In 1955, Johnny Cash's first record -- "Hey Porter," backed with "Cry, Cry, Cry" -- was released on the Sun label. It was a moderate hit, selling about 100,000 copies.

In 1958, Bobby Darin recorded his first hit, "Splish Splash."

In 1965, "The Charlatans," a band from the Haight Ashbury section of San Francisco, played their first gig at the Red Dog Saloon in Virginia City, Nev.

In 1966, "The Rolling Stones" sued 14 New York City hotels that had banned them. They claimed the move hurt their careers.

In 1970, Pete Townshend's use of the British slang term "bomb" to describe the success of "The Who's" rock opera "Tommy" caused him to be detained at the Memphis airport. FBI agents thought it was a bomb threat.

In 1973, "Bread" played their final concert before more than 13,000 people at the Salt Palace in Salt Lake City. A truck accident earlier in the day had destroyed the soft-rock band's equipment, so they had to play with borrowed instruments and amps.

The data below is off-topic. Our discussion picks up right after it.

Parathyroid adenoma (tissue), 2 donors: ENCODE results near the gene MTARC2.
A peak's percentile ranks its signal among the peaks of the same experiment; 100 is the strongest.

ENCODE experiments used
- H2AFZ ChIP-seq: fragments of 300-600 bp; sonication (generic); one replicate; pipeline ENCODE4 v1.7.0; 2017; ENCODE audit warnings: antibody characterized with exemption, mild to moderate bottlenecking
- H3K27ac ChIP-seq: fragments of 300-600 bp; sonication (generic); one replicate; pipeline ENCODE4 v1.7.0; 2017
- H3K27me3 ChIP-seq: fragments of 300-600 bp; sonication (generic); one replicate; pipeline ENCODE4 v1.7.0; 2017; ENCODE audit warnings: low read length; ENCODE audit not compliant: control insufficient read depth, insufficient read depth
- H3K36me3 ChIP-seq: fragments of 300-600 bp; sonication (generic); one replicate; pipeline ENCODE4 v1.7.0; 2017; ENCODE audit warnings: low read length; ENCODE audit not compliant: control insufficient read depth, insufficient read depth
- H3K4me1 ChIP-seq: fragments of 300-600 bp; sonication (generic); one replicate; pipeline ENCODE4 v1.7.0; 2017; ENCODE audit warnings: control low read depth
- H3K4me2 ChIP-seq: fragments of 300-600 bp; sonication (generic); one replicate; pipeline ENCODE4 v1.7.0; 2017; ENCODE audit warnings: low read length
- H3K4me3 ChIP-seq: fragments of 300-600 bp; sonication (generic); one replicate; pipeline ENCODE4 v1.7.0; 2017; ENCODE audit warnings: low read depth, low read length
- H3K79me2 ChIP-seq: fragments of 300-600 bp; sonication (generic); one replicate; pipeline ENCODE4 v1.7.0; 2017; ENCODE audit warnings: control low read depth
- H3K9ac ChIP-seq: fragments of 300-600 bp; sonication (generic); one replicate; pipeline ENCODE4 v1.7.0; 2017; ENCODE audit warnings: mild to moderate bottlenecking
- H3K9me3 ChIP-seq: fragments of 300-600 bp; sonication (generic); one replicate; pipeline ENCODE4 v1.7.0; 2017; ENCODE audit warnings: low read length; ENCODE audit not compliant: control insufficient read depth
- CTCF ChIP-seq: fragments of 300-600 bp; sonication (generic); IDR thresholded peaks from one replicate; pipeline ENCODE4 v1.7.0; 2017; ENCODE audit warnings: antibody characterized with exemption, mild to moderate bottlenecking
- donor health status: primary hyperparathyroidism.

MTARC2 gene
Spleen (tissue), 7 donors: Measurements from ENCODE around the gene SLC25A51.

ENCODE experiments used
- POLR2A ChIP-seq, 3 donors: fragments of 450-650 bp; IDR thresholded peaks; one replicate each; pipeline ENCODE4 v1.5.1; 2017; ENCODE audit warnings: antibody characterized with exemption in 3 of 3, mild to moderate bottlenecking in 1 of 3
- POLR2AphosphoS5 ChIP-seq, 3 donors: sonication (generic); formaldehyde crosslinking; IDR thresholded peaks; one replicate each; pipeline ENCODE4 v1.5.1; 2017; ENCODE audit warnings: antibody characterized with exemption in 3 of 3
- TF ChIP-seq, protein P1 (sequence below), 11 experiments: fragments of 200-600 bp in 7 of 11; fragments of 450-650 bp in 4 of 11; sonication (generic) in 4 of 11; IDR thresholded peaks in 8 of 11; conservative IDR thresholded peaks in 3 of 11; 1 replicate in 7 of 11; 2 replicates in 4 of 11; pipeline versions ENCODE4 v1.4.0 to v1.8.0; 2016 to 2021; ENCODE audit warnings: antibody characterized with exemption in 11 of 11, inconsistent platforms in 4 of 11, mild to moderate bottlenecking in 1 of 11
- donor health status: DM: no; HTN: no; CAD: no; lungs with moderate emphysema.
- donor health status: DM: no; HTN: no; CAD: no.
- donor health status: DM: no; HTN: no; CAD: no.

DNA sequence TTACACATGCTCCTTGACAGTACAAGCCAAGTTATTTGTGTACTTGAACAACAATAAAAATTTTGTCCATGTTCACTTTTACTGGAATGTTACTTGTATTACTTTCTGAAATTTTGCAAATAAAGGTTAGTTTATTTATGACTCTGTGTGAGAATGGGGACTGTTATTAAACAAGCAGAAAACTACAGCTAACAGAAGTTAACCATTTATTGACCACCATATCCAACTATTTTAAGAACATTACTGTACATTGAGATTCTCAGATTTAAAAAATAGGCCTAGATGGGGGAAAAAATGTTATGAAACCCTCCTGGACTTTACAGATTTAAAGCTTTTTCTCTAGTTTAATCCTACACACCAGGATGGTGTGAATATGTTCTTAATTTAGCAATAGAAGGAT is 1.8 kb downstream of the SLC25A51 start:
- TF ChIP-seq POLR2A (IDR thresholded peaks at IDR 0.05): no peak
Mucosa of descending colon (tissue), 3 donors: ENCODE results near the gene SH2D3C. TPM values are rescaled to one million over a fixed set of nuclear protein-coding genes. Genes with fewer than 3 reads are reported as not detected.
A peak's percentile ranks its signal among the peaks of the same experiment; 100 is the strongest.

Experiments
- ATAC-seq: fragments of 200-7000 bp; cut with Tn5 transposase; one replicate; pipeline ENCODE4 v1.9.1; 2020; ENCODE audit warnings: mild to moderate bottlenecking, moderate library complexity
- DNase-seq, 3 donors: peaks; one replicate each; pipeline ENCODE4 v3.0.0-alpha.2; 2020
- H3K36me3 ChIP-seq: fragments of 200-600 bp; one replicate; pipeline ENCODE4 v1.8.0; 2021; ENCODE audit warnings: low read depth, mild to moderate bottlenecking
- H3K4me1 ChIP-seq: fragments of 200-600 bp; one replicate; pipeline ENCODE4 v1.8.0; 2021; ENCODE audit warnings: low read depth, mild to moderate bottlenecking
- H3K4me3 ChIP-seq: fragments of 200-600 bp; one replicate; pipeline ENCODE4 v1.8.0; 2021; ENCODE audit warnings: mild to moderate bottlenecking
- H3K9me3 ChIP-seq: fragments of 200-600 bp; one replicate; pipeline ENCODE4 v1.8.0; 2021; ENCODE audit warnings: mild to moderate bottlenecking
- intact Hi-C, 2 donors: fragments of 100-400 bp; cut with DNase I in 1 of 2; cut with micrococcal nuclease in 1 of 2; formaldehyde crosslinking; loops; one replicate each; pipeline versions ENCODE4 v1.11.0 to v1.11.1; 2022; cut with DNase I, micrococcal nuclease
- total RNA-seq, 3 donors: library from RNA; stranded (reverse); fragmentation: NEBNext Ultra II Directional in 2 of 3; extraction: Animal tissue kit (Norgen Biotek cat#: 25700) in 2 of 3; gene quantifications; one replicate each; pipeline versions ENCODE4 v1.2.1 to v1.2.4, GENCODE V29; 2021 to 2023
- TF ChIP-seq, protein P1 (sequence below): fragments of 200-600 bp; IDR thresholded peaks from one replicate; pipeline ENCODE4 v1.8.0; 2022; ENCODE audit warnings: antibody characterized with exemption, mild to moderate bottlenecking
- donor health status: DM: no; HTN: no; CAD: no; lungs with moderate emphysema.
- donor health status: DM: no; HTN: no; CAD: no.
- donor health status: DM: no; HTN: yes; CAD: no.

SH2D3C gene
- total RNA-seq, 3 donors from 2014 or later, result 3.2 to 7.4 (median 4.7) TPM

In 1979, guitarist Mick Taylor released his first solo album, four years after leaving "The Rolling Stones."

In 1980, German bandleader and composer Bert Kaempfert died on the Mediterranean island of Majorca at age 56. His recordings featured muted trumpet and electric bass in front of a large orchestra. Among Kaempfert's hits, many of which he composed, were "Wonderland by Night" -- a No. 1 record in 1960 -- and "Red Roses for a Blue Lady." Kaempfert also wrote "Strangers in the Night" and "Spanish Eyes." He also produced the first recording session of "The Beatles."